An Overview of Cluster Headaches

Cluster headaches are characterized by intense headaches that usually start behind the eye and then spread to neighboring areas of the face. Episodes often occur several times over a 24-hour period with each one lasting half an hour to three hours. This happens every day for weeks or months. Most cluster headaches ensue at night and it is much more prevalent in men than women. Some people have “triggers” that initiate a headache and these often include: Alcohol, certain foods, especially ones that are high in nitrates, bright lights, tobacco products and hot weather or hot baths.

People experience an average of one to three headache each day for 4-8 weeks. Once the cluster headaches subside the individual may go without headaches for months to years. The cause of the cluster headaches is not yet clear but it is thought that a temporary imbalance of chemicals in the brain may be responsible.


Cluster headaches cause deep and explosive pain around the eye or temple that usually reaches maximum intensity five minutes later, often spreads to the cheek or jaw. Individuals may also experience the following symptoms on the affected side:

A bloodshot or tearing eye

A small pupil or droopy eyelid

A runny nose or blocked nostril

Many people report that they find relief from the headaches when they remain active. This contrast to individuals suffering from migraine headaches who often seek a dark, quite room to ease symptoms.


Your doctor will ask you for a medical history and headache symptoms in order to differentiate between cluster headaches or other underlying diseases.

He or she may also perform a physical examination to rule out other headache-causing factors. If the exam is normal and the symptoms fit into the typical cluster pattern then you may not be in need of further testing. If your symptoms are not typical of cluster headaches then the doctor may suggest a CT or an MRI scan of the head.

Many people note a decrease in symptoms when they remain active during their headaches. This is in contrast to those experiencing migraine headaches. Migraine sufferers tend to seek out a quiet, dark room.


There is no way to prevent the first occurrence of cluster headaches, but people who have already experienced these headaches can help to prevent attacks in the future. Avoid alcohol and smoking, maintain a regular sleep pattern and attempt to identify and avoid your “triggers”.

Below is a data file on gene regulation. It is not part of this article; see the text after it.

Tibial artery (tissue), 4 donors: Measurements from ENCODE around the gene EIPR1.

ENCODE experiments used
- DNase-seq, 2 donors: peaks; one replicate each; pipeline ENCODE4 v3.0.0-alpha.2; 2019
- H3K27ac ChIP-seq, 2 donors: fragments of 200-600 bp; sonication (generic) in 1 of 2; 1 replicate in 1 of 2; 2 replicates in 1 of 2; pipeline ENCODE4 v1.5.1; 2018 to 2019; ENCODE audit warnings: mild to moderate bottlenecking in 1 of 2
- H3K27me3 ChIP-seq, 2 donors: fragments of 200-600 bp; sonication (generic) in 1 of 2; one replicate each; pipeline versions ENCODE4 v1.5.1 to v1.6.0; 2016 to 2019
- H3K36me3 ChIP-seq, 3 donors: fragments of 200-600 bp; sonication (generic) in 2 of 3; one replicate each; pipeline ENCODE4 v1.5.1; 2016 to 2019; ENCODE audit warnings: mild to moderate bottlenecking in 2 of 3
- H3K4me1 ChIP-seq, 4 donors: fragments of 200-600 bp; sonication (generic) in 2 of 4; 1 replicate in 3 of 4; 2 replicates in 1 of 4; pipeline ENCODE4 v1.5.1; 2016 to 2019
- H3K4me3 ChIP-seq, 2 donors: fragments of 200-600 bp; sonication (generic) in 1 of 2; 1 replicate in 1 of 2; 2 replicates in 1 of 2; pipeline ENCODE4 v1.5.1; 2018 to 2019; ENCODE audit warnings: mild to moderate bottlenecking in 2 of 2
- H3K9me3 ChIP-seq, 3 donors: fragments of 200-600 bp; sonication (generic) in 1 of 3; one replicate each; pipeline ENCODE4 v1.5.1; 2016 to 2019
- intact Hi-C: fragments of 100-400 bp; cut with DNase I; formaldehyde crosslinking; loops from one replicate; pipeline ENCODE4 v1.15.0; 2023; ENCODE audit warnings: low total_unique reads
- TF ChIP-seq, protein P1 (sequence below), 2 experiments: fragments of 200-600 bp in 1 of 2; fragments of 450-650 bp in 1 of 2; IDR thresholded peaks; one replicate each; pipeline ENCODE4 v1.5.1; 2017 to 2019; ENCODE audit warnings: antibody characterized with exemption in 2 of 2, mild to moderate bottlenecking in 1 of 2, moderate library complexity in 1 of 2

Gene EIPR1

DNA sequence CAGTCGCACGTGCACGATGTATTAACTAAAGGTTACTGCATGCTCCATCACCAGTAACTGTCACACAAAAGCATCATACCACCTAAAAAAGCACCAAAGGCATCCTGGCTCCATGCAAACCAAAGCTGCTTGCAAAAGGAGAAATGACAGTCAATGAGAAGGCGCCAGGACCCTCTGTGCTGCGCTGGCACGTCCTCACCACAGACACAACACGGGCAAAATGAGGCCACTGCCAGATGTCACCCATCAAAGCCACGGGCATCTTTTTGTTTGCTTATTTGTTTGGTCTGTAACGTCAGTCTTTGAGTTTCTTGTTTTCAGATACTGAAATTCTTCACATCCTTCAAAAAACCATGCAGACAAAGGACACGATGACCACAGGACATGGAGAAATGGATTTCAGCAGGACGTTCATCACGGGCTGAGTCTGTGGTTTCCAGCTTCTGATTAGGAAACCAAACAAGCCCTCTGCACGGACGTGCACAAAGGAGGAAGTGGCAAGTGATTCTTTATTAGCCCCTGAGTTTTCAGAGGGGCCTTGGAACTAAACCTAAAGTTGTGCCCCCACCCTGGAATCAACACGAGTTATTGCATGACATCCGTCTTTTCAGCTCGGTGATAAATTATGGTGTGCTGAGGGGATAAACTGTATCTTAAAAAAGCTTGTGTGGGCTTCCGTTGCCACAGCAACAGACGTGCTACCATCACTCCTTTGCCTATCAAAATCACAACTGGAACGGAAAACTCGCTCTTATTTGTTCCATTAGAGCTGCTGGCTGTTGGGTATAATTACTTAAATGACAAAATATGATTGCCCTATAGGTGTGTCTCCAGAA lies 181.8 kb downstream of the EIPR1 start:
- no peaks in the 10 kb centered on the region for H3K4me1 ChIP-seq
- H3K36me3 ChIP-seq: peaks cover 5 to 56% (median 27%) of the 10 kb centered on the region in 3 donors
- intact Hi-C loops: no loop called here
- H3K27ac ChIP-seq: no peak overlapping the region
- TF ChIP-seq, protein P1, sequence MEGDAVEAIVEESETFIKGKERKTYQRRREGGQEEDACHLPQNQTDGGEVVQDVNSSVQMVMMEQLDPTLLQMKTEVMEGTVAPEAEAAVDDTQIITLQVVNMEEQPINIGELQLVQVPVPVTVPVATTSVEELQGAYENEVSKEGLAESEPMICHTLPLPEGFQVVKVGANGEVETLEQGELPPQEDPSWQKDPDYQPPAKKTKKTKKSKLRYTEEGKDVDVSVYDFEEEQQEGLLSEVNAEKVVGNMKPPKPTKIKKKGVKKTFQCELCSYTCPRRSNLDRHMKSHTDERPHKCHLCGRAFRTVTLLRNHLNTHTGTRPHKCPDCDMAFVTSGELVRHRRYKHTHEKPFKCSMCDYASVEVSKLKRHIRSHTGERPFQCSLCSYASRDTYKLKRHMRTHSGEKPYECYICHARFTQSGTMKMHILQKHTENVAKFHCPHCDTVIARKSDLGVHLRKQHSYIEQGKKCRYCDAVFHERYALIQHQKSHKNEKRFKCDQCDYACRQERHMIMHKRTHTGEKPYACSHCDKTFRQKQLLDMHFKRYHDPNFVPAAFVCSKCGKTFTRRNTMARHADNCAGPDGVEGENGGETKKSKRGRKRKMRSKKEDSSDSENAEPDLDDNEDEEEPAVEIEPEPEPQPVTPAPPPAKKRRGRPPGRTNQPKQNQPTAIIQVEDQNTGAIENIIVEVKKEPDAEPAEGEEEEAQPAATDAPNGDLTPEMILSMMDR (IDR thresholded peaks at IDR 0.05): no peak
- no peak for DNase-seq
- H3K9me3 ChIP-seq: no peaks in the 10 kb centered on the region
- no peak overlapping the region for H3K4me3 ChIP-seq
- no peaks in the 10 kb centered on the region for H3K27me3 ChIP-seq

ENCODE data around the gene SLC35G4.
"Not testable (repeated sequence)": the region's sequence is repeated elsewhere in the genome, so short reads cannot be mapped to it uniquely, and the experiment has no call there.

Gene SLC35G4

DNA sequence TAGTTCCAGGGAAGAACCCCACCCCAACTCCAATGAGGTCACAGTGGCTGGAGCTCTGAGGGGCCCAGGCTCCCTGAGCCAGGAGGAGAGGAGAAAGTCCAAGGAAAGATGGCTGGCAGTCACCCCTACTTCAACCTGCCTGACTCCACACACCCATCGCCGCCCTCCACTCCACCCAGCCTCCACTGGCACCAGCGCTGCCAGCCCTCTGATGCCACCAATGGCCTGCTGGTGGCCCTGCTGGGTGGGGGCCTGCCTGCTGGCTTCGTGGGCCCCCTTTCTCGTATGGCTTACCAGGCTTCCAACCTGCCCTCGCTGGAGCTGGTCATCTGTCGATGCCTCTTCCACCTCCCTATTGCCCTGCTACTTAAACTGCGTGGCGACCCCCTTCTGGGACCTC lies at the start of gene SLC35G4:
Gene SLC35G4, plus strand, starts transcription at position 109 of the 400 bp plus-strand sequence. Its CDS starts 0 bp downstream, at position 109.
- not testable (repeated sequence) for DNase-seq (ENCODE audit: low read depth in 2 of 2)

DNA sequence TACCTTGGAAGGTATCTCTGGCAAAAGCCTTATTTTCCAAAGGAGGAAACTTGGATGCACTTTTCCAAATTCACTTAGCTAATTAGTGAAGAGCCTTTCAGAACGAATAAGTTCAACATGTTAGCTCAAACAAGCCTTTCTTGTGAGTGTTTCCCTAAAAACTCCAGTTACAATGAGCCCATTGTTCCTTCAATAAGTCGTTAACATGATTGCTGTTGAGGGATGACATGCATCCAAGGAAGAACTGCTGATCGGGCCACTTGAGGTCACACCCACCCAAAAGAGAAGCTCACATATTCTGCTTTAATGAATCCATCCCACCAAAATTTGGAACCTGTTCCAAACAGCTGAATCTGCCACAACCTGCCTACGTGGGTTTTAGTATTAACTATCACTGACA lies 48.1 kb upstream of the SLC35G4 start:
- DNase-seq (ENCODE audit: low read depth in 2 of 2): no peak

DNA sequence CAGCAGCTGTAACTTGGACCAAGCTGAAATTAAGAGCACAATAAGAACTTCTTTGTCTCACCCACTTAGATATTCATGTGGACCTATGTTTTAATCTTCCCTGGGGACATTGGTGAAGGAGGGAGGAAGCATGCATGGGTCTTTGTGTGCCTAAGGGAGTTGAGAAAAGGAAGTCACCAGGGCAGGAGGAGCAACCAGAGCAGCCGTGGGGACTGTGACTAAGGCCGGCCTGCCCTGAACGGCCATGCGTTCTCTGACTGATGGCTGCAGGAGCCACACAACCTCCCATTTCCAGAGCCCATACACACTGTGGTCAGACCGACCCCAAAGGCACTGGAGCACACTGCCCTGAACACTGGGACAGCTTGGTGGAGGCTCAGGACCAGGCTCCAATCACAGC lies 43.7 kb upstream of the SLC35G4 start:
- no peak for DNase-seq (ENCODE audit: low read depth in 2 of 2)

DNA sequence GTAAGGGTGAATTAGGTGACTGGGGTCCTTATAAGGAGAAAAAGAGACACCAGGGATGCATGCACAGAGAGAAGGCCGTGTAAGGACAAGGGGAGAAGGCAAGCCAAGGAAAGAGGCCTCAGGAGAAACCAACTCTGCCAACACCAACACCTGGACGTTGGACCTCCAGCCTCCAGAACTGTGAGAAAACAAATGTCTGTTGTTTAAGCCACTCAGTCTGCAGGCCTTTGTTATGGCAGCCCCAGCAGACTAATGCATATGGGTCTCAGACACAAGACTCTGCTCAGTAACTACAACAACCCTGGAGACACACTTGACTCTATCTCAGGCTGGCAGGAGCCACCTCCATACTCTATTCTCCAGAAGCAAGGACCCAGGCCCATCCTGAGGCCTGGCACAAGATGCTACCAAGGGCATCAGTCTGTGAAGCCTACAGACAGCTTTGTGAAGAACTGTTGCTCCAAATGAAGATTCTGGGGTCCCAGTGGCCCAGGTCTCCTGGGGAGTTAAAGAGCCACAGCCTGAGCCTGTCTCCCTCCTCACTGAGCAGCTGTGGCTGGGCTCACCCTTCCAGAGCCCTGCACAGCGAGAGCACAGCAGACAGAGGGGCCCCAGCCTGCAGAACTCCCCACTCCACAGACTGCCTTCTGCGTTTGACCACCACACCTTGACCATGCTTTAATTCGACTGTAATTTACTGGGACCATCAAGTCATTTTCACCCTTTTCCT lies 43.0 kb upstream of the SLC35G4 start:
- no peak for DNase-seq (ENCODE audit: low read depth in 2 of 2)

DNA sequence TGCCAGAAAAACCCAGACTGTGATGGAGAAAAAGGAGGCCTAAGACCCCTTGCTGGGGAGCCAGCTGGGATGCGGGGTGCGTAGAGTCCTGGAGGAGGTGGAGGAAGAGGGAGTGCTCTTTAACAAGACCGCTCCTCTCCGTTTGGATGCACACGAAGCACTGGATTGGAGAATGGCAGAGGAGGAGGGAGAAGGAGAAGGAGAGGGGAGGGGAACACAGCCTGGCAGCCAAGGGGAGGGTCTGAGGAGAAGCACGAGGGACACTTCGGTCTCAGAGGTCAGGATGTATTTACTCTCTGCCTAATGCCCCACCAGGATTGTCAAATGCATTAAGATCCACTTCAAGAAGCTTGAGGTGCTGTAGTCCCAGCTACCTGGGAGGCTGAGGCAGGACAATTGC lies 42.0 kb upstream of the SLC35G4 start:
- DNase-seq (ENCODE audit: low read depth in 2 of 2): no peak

It is difficult to stop the pain of the first cluster headache you experience. The headache often disappears by the time you reach the emergency room or doctor’s office. Once you have been diagnosed, your doctor may prescribe a therapy for you to keep on hand. Inhaling 100% oxygen through a facemask for 15 minutes can help relieve the pain, but this must be prescribed by a doctor and obtained by a medical supplier. Certain drugs can be effective when used at the beginning of cluster pain including triptans, such as sumatriptan and rizatriptan, intranasal lidocaine and intranasal dihydroergotamine.

Your doctor will most likely suggest additional medication to break the cycle or decrease the frequency and length of active cluster headaches. The calcium-channel blocker verapamil is usually the most effective but it may take a week or two to start helping. Prednisone acts more quickly. A combination of prednisone and verapamil at the onset of headaches can be extremely helpful.

You may need to try multiple therapies to find the one that works best to relieve your symptoms. On rare occasions, neurosurgery may be considered if the headaches are not responding to medications. The surgery involves permanent nerve blocks and implantation of carefully placed electrodes in the brain, however, surgical procedures have variable success.


Cluster headaches are not completely preventable, but medical treatments can help shorten active periods by decreasing the number and severity of painful headaches.

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